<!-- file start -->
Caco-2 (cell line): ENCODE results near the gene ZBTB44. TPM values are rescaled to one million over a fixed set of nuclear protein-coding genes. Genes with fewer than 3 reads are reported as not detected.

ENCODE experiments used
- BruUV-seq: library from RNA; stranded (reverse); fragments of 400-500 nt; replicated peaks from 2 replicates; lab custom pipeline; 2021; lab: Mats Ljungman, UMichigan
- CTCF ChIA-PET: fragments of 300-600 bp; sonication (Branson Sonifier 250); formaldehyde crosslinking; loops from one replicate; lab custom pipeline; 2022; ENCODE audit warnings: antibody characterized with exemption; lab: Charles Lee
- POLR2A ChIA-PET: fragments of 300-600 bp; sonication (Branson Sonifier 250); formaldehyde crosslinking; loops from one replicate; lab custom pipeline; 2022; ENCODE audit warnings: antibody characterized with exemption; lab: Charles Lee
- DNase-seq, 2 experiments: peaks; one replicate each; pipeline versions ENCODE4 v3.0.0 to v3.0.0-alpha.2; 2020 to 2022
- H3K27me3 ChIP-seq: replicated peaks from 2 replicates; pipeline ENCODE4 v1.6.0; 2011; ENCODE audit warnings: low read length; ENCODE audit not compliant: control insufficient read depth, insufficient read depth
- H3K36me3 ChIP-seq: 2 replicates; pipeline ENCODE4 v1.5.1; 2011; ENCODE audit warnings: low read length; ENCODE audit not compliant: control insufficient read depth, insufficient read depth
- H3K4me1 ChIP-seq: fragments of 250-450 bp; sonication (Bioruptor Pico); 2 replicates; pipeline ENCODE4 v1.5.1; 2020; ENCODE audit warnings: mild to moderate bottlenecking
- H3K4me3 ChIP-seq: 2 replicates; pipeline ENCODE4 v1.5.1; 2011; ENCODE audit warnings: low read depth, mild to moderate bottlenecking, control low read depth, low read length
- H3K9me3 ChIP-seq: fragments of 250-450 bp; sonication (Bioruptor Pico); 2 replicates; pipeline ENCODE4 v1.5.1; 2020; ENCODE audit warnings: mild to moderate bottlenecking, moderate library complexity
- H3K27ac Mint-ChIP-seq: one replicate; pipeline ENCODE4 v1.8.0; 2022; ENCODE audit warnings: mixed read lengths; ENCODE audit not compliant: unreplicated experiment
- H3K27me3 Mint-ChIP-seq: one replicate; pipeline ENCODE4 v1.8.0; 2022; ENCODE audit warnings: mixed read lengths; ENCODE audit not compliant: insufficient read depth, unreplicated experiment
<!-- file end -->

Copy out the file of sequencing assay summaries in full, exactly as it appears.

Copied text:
Caco-2 (cell line): ENCODE results near the gene ZBTB44. TPM values are rescaled to one million over a fixed set of nuclear protein-coding genes. Genes with fewer than 3 reads are reported as not detected.

ENCODE experiments used
- BruUV-seq: library from RNA; stranded (reverse); fragments of 400-500 nt; replicated peaks from 2 replicates; lab custom pipeline; 2021; lab: Mats Ljungman, UMichigan
- CTCF ChIA-PET: fragments of 300-600 bp; sonication (Branson Sonifier 250); formaldehyde crosslinking; loops from one replicate; lab custom pipeline; 2022; ENCODE audit warnings: antibody characterized with exemption; lab: Charles Lee
- POLR2A ChIA-PET: fragments of 300-600 bp; sonication (Branson Sonifier 250); formaldehyde crosslinking; loops from one replicate; lab custom pipeline; 2022; ENCODE audit warnings: antibody characterized with exemption; lab: Charles Lee
- DNase-seq, 2 experiments: peaks; one replicate each; pipeline versions ENCODE4 v3.0.0 to v3.0.0-alpha.2; 2020 to 2022
- H3K27me3 ChIP-seq: replicated peaks from 2 replicates; pipeline ENCODE4 v1.6.0; 2011; ENCODE audit warnings: low read length; ENCODE audit not compliant: control insufficient read depth, insufficient read depth
- H3K36me3 ChIP-seq: 2 replicates; pipeline ENCODE4 v1.5.1; 2011; ENCODE audit warnings: low read length; ENCODE audit not compliant: control insufficient read depth, insufficient read depth
- H3K4me1 ChIP-seq: fragments of 250-450 bp; sonication (Bioruptor Pico); 2 replicates; pipeline ENCODE4 v1.5.1; 2020; ENCODE audit warnings: mild to moderate bottlenecking
- H3K4me3 ChIP-seq: 2 replicates; pipeline ENCODE4 v1.5.1; 2011; ENCODE audit warnings: low read depth, mild to moderate bottlenecking, control low read depth, low read length
- H3K9me3 ChIP-seq: fragments of 250-450 bp; sonication (Bioruptor Pico); 2 replicates; pipeline ENCODE4 v1.5.1; 2020; ENCODE audit warnings: mild to moderate bottlenecking, moderate library complexity
- H3K27ac Mint-ChIP-seq: one replicate; pipeline ENCODE4 v1.8.0; 2022; ENCODE audit warnings: mixed read lengths; ENCODE audit not compliant: unreplicated experiment
- H3K27me3 Mint-ChIP-seq: one replicate; pipeline ENCODE4 v1.8.0; 2022; ENCODE audit warnings: mixed read lengths; ENCODE audit not compliant: insufficient read depth, unreplicated experiment